City Cast, Unprofitable but Expanding, Finds Podcast Traction in a Radio Model

The 80-person publisher is on pace to generate $3 million in revenue this year

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The city-based podcast and newsletter media company City Cast is on pace to generate $3 million in revenue and expand into its twelfth and thirteenth markets this year, according to founder David Plotz.

The company is not profitable, and the revenues are relatively small for an 80-person outlet. But the figures also reflect substantial growth in a short timeframe: Following a March 2021 launch, the company began monetizing in 2022, generating $100,000. Last year, it brought in $700,000.

City Cast plans to reach profitability by 2027, Plotz said. It owes its generous run rate to the deep pockets of its ownership group, Graham Holdings, which used to own The Washington Post and now owns the publisher Slate.

“First, we built the content ecosystem, and now we are building out the monetization ecosystem,” Plotz said. “We feel good. We are making daily podcasts and newsletters that do for their cities what we had hoped they would.”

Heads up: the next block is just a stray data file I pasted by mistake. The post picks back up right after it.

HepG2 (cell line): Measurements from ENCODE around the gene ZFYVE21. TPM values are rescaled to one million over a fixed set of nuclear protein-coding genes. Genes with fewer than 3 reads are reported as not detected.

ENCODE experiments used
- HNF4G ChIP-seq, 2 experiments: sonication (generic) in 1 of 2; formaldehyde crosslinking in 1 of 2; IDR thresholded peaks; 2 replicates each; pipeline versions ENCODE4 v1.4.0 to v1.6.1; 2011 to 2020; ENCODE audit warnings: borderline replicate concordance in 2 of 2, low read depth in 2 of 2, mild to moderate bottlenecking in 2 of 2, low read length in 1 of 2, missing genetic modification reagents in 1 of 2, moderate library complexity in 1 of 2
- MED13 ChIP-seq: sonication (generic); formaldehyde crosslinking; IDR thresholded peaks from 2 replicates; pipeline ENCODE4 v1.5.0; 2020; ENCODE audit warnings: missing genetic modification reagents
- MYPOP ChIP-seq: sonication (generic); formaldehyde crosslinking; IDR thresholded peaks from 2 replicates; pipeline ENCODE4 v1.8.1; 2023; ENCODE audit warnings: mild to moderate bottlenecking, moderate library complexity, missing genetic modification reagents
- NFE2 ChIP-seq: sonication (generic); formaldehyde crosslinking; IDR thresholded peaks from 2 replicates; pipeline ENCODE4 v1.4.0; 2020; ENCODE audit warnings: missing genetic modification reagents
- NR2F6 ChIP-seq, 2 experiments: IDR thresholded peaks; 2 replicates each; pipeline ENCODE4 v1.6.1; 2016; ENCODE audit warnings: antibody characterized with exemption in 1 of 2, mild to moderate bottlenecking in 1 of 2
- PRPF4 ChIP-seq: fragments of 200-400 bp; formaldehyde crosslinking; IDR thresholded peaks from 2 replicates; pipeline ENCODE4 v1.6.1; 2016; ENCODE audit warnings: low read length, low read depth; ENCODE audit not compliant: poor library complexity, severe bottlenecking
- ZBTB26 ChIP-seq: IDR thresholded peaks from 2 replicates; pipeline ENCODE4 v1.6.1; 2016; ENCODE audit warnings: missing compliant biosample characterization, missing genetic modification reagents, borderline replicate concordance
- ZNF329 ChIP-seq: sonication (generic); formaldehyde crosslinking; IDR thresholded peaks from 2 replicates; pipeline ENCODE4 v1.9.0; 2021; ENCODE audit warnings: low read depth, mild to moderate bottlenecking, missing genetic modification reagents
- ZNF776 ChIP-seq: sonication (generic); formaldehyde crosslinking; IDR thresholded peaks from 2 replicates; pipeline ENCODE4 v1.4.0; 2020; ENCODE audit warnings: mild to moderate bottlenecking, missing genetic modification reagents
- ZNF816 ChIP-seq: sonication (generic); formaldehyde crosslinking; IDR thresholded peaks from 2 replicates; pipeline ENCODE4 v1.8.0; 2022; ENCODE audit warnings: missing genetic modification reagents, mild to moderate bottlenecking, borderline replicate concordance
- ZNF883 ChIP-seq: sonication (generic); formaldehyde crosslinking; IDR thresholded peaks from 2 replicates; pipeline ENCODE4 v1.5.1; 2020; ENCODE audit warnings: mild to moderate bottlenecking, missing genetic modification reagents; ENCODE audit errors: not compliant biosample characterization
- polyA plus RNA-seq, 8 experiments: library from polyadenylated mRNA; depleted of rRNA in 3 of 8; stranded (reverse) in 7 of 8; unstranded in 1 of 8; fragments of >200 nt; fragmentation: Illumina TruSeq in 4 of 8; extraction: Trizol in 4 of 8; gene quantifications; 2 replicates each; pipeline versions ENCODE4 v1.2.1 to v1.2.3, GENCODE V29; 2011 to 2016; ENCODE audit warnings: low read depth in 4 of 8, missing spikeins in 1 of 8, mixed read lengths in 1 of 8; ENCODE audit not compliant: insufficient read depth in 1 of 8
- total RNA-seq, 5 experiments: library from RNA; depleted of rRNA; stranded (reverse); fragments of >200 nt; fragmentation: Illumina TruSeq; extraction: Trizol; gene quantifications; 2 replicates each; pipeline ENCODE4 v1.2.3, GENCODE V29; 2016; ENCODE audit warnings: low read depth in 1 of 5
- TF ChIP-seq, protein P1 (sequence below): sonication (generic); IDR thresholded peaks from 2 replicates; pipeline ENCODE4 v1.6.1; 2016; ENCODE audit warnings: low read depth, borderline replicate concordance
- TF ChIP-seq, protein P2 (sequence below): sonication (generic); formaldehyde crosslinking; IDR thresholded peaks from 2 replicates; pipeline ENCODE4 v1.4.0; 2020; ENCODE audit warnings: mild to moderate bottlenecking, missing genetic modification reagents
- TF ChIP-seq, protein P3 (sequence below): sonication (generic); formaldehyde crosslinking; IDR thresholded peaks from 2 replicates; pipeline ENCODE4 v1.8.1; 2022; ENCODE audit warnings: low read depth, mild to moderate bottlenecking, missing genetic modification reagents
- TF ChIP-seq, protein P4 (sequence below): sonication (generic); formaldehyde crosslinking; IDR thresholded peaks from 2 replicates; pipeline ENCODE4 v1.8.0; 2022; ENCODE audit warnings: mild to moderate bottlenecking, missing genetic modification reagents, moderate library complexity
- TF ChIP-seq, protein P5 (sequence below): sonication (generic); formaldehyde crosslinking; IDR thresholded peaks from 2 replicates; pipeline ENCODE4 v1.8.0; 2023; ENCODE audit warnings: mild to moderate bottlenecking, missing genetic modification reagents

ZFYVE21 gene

Its expansion efforts come amid a broader recalibration in the podcasting ecosystem, which has been prompted by the economic downturn of the last two years. The company has been relatively insulated from these headwinds thanks to its nascency, patient backing and focus on local advertising, according to Bryan Barletta, the founder of the podcasting trade publication Sounds Profitable.

The publisher is also one of several innovative attempts—along with Axios Local—hoping to capitalize on the decline in local news and radio. By creating a sustainable, nationwide network of news outlets, City Cast hopes to bring its model to upward of 50 cities when fully realized.

Early traction and expansion

Through its daily podcast and attendant newsletter, City Cast offers a curated collection of daily news and cultural happenings in the 11 cities it serves. The podcast focuses on a single topic, while the newsletter offers a broader mix of original and aggregated reporting.

In a recent edition of City Cast Portland, for example, the podcast explored the anti-crime strategy of district attorney candidate Nathan Vasquez, while the newsletter offered a section touching on the same issue, as well as a collection of things to do, unofficial slogans for the city and a round-up of trending news stories.

So far, City Cast has expanded into metropolitan hubs including Chicago, Portland, Madison and Washington, D.C. This June, it will launch operations in Austin and Nashville.

Across its network, City Cast has 190,000 monthly listeners and 350,000 subscribers to its free newsletters, according to Plotz. Denver is its largest audio market, with 30,000 listeners, while D.C. and Chicago tie for its largest readership base, with around 45,000 subscribers apiece.